The pastor of a large rural congregation was preparing his New Year’s Day sermon, based on the Old Testament text, 1 Chronicles 17:16-17. As he often did, he wrote a hymn to go with his message. Little did he know that his words in that simple hymn would be sung throughout the world for the next 250 years, and become one of the most loved hymns of all times, “Amazing Grace.”
Sunday, Jan. 1, 2023 is the 250th anniversary of this famous hymn written by Rev. John Newton, an Anglican priest and former captain of slave ships, who later in life joined William Wilberforce and worked to abolish slavery in the British Empire.
Newton wrote “Amazing Grace” for his Anglican congregation — St. Peter and Paul Church in Olney Buckinghamshire, England — to sing on New Year’s Day, Jan. 1, 1773. The former wicked seafaring blasphemer, whose life took a dramatic turn when spared from a deadly storm, contemplated with King David, “Who am I, O Lord God…that you have brought me thus far?”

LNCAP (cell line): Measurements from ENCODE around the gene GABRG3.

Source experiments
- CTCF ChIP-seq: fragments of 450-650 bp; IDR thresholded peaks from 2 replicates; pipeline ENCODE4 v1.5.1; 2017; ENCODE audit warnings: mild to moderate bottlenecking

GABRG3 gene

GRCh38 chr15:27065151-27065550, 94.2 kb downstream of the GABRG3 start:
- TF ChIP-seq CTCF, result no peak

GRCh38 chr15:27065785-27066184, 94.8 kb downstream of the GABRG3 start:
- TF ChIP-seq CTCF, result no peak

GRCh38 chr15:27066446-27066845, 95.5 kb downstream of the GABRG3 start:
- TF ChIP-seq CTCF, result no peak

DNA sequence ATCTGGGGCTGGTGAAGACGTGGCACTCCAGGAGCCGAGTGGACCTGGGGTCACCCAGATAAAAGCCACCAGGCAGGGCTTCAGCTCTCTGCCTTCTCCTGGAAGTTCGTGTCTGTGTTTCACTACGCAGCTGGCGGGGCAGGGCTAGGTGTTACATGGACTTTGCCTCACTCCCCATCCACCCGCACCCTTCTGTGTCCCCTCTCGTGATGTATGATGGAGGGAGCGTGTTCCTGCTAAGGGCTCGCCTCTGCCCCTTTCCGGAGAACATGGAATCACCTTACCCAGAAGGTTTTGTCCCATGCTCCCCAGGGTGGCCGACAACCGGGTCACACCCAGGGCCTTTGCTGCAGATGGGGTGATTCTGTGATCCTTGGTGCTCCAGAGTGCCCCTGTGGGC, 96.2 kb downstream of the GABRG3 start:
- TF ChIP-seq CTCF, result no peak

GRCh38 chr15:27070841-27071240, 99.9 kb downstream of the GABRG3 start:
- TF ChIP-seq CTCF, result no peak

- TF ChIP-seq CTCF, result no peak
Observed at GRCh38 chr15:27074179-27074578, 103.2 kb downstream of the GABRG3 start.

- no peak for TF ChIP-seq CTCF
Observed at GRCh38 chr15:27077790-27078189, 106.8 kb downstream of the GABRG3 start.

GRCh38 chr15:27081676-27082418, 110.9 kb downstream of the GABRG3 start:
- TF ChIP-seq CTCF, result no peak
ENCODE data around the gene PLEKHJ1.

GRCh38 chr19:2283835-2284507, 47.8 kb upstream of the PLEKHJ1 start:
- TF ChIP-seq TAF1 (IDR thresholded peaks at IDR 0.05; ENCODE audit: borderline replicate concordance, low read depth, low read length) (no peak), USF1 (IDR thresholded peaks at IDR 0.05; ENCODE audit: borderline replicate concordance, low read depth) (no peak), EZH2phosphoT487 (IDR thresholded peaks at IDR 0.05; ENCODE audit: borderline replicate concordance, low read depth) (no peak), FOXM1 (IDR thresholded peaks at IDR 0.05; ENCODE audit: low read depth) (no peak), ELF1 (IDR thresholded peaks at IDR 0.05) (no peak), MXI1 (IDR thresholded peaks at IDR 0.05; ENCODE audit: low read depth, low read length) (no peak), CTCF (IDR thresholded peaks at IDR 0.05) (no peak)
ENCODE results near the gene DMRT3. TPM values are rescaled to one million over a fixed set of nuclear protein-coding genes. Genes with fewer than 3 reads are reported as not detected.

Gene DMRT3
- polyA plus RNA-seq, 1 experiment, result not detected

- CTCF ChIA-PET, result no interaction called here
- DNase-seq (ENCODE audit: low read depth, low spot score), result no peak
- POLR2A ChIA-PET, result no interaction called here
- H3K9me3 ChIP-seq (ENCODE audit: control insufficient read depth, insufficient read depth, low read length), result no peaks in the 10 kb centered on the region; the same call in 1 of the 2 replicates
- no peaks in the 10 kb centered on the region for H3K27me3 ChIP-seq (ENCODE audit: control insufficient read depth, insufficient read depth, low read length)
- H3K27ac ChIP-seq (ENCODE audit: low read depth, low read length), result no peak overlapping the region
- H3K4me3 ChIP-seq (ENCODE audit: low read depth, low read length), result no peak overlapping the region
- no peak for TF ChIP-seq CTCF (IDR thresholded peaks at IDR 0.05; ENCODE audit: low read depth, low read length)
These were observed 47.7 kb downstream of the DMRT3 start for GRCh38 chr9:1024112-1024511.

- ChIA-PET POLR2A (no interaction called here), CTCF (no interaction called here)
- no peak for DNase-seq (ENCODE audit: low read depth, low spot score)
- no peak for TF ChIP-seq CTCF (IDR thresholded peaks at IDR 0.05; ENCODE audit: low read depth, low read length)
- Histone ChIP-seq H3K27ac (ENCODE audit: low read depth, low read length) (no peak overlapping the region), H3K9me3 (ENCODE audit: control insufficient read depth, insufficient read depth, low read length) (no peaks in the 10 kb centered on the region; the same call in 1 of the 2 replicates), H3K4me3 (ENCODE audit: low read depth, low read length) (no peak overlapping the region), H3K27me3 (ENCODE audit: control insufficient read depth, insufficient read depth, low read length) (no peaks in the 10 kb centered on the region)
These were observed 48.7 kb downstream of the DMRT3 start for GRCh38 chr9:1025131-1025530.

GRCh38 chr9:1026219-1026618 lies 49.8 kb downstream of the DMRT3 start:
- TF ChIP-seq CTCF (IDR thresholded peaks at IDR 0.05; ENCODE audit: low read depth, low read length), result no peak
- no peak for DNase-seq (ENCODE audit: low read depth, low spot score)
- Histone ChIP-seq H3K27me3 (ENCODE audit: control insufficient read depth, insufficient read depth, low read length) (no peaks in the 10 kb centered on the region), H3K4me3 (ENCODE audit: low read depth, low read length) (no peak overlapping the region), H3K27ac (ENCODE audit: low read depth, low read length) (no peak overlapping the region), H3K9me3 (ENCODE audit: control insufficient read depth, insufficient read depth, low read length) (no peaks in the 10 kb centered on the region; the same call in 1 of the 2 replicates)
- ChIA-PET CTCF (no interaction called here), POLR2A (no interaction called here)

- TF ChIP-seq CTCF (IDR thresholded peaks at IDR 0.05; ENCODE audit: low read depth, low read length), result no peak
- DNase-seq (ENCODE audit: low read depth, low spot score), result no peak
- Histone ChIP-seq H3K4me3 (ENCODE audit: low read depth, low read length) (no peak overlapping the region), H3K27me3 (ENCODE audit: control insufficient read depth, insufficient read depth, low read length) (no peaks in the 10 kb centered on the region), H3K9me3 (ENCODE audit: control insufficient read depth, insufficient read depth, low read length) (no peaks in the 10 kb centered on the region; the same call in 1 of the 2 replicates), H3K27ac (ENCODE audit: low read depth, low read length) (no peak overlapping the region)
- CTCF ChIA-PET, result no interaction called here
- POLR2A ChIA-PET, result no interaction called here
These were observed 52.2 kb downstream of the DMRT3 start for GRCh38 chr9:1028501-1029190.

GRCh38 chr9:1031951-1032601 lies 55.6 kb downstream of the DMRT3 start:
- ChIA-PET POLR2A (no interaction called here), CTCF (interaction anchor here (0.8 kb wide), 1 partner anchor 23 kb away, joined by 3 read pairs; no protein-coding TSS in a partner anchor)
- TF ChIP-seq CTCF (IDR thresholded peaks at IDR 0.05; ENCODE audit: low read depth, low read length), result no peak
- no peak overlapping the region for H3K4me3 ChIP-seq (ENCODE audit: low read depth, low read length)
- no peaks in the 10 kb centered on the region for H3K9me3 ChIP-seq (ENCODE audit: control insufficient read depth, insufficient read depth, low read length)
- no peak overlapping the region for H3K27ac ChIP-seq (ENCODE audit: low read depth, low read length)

Amazing grace, how sweet the sound.
That saved a wretch like me!I once was lost but now I’m found,Was blind, but now I see.
“Amazing Grace” is a hymn of faith in a God whose mercy eclipsed the heathenish, wretched life Newton had lived on the seas. “I can see no reason why the Lord singled me out for mercy…unless it was to show, by one astonishing instance, that with him ‘nothing is impossible’” Newton wrote in his authentic narrative of his life.
‘Twas grace that taught my heart to fear
And grace my fears relieved
How precious did that grace appear
The hour I first believed
“Amazing Grace” has a universal appeal. It has been sung an estimated more than 10 million times and recorded on more than 7,000 albums, according to Newton biographer Jonathan Aitken. It’s been sung by a U.S. president, folk singers, rock and roll stars, and congregations around the world.
During the Covid lockdowns, it was recorded by singers from 50 countries with the message that “the amazing grace and love of Jesus is stronger than life and death itself.” Translated into more than 50 languages, including Inuit, it was even played on the bagpipes by NASA Astronaut Kjell Lindgren at the International Space Station.
The hymn in the Olney Hymnbook, published in 1779. Public domain.